Are some people better wine tasters than others? Undoubtedly. But does this gift spring from genetics or experience? This is a variation on the old debate of nature vs. nurture.
I vote for nurture. Sure, some people may be “supertasters” with an acute sensitivity to bitterness, sugar or heat, but does that mean they are inherently better wine tasters, wine experts? It would not surprise me in the least if Robert Parker is a “supertaster,” given that he can glean all those gobs of flavors from a single sip, but it also wouldn’t surprise me if his success was a result of hard work and mental discipline.
I’m of Scottish ancestry, but that doesn’t make me an expert on distinguishing the flavors of peat in an Islay as opposed to a Highlands single malt. (It may predispose me to continue trying to distinguish them … )
So I was bemused a couple weeks ago at news reports of a study out of Penn State, published in the American Journal of Enology and Viticulture, that concluded that “wine experts” are much more sensitive tasters than most people. Researcher John Hayes evaluated hundreds of wine drinkers and found that experts – wine writers, winemakers and wine retailers – were about 40 percent more sensitive to bitterness than average wine consumers. His conclusion was that we “experts” are born that way.
I don’t like studies of this type because they reinforce the image of wine for the elites.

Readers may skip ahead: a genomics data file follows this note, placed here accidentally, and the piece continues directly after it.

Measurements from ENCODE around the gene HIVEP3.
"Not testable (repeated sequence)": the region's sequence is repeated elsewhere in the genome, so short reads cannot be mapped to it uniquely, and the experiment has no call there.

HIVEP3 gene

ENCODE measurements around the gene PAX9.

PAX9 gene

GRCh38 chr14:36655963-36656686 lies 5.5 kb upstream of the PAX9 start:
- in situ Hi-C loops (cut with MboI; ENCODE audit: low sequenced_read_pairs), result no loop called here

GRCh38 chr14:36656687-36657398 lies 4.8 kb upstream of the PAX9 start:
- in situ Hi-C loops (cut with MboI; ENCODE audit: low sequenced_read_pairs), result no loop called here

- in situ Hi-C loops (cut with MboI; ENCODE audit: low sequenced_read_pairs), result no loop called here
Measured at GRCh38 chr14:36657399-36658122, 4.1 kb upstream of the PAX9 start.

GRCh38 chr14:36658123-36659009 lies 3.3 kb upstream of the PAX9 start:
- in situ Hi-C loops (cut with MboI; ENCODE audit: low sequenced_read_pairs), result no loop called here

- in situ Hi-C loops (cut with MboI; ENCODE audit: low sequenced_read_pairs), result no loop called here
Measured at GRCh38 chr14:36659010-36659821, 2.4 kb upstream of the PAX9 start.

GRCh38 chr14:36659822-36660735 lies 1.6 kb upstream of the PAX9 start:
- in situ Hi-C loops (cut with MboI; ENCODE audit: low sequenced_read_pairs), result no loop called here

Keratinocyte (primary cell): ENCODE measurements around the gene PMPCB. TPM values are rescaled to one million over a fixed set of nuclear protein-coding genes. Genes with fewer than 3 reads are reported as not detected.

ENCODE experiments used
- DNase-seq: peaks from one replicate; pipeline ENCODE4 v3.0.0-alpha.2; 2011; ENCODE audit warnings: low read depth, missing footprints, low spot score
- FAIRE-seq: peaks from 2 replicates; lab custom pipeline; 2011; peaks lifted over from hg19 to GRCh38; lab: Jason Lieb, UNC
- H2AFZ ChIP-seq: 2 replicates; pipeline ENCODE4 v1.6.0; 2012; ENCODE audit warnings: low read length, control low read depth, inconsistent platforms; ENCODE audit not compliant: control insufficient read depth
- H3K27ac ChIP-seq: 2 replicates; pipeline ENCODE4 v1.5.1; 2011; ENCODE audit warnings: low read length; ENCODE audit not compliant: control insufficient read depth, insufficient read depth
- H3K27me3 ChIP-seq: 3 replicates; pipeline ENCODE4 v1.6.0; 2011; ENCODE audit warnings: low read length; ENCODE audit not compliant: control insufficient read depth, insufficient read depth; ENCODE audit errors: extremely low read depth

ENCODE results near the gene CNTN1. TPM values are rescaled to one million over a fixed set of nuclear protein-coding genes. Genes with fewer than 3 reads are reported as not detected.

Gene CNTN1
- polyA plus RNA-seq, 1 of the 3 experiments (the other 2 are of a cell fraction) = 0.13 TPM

As I told Allison Aubrey of NPR News, I’m skeptical at any theory that assumes my genetic superiority to the rest of you. “There may be some people who are gifted tasters, but I think it’s mostly experience,” I told her. “If as a wine writer I’m an ‘expert,’ it’s because I’ve taken the time and made the effort to taste more wines than most people have. Taste enough Cabernet Sauvignon and you’ll learn to tell it from merlot, IF you pay attention. And I suspect that anyone who does that might become more sensitive to bitterness.”
The key words there are “IF you pay attention.” People often tell me, “I had a great wine the other night!” When I ask what wine, they hem and haw and say, “Umm, it had a green label.” I can’t help those people. Even if someone wants to spend only $5 to $10 on a bottle, paying attention helps distinguish the plonk from the gems – and yes, there are gems in that price range.
By paying attention to what I was tasting as I became increasingly obsessed with wine, I not only began to distinguish wines I liked from those I didn’t, but I could explain why. By paying attention to the flavors in wine, I not only began to appreciate the subtle nuances that can be so expensive (and drove my price tolerance level skyward), but I began to notice flavors and aromas in nature around me. Jasmine flowers? Viognier. Wet stones after a spring rain? Chablis. A barnyard pile of manure? Well, any number of faulty wines.
I can walk through the woods in autumn, kicking up leaves and pine needles, and think of pinot noir from the Sonoma Coast. An old leather-bound book will have me salivating for cabernet franc from the Loire Valley. When I bite into a ripe peach or apricot, I’m swimming in Riesling.
In this way, my love of wine nurtures my appreciation for nature.